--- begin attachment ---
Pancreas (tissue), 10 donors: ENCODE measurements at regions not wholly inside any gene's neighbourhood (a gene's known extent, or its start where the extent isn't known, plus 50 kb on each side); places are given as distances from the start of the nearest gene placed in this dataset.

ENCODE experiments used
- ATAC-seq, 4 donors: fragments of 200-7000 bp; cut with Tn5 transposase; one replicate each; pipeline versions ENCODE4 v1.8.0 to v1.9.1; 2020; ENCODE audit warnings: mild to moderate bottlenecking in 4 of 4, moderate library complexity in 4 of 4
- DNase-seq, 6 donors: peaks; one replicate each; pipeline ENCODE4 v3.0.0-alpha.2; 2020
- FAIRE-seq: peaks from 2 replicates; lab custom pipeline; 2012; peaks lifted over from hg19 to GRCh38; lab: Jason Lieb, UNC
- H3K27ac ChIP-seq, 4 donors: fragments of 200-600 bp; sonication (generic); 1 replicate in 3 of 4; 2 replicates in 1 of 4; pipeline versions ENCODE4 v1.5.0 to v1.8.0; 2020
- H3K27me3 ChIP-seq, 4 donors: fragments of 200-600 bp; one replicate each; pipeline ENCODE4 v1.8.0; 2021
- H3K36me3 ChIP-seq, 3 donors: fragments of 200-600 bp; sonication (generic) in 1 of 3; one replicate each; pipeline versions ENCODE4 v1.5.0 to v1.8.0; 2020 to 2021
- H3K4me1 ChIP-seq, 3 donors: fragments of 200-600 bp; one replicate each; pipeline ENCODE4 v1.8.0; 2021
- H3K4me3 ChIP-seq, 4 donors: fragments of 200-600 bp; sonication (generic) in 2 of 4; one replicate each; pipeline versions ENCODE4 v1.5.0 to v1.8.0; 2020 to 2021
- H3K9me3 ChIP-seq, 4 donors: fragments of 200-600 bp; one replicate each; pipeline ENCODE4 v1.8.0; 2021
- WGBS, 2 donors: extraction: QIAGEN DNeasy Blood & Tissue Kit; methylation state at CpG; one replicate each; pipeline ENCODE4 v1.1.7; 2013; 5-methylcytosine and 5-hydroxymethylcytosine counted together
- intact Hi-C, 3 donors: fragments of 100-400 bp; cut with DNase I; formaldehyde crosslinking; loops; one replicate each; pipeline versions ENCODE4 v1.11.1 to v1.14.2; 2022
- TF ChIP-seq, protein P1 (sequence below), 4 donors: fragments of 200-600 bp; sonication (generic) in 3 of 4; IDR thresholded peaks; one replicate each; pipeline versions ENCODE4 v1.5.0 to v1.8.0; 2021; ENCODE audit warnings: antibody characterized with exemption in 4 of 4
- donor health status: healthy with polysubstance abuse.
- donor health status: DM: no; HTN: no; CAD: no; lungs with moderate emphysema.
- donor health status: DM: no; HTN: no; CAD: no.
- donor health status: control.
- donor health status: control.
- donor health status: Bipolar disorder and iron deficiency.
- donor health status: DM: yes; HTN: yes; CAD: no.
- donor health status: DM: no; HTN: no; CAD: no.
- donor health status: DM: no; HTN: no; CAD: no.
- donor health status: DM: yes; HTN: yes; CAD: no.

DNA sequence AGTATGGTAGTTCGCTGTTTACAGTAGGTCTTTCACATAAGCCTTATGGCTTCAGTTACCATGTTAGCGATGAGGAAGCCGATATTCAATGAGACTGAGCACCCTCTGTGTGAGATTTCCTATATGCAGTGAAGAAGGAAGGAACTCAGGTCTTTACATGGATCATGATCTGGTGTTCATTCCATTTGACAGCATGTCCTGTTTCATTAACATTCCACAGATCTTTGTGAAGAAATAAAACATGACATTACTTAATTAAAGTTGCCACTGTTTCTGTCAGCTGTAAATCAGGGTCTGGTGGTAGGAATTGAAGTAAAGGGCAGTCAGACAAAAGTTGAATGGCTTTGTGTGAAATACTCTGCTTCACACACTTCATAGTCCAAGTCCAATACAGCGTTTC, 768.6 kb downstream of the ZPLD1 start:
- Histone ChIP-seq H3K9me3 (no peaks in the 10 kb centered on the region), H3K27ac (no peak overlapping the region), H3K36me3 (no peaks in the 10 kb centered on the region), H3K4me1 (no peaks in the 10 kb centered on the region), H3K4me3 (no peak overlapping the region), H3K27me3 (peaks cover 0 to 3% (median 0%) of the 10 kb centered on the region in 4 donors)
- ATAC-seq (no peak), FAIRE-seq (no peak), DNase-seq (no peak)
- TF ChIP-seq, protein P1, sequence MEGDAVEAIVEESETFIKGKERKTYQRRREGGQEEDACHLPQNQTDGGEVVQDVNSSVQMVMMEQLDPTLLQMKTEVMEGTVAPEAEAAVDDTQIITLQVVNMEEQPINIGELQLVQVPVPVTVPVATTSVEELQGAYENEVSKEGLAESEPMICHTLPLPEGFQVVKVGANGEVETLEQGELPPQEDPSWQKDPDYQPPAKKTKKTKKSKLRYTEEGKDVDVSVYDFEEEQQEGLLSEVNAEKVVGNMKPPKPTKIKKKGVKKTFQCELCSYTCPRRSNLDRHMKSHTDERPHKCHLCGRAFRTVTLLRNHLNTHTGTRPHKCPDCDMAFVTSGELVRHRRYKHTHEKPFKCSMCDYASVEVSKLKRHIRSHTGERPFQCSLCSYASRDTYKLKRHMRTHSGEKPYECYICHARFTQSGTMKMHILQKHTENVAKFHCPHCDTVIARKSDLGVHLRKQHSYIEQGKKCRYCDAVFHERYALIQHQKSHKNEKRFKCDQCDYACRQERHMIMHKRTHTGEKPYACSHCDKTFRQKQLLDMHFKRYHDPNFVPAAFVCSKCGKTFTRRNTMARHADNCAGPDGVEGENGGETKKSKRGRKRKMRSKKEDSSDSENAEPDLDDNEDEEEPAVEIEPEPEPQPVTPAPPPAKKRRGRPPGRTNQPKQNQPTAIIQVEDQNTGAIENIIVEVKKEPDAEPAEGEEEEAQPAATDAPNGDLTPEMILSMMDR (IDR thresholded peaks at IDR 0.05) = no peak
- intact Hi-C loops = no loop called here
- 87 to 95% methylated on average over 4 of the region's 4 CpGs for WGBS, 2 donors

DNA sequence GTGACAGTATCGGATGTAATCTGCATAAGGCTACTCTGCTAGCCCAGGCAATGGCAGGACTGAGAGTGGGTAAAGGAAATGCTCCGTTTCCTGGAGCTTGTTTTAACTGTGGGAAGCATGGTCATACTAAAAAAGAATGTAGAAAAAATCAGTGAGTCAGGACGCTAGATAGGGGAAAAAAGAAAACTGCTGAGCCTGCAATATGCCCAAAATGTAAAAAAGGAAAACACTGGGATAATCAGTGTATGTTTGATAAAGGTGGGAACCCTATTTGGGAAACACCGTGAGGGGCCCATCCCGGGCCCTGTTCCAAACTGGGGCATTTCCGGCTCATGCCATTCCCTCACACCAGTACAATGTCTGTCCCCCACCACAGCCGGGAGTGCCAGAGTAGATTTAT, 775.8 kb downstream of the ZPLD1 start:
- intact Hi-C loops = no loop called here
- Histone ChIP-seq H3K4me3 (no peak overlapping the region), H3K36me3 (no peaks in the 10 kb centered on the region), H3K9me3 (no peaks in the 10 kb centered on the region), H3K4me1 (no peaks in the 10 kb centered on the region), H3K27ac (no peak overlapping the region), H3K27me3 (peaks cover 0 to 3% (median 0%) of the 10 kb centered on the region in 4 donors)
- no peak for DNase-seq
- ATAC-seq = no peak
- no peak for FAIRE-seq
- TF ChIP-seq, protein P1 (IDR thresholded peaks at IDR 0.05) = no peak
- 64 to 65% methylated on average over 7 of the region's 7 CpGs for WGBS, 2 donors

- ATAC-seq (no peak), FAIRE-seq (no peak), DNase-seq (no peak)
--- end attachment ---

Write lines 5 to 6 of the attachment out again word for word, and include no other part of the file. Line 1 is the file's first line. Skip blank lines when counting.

- FAIRE-seq: peaks from 2 replicates; lab custom pipeline; 2012; peaks lifted over from hg19 to GRCh38; lab: Jason Lieb, UNC
- H3K27ac ChIP-seq, 4 donors: fragments of 200-600 bp; sonication (generic); 1 replicate in 3 of 4; 2 replicates in 1 of 4; pipeline versions ENCODE4 v1.5.0 to v1.8.0; 2020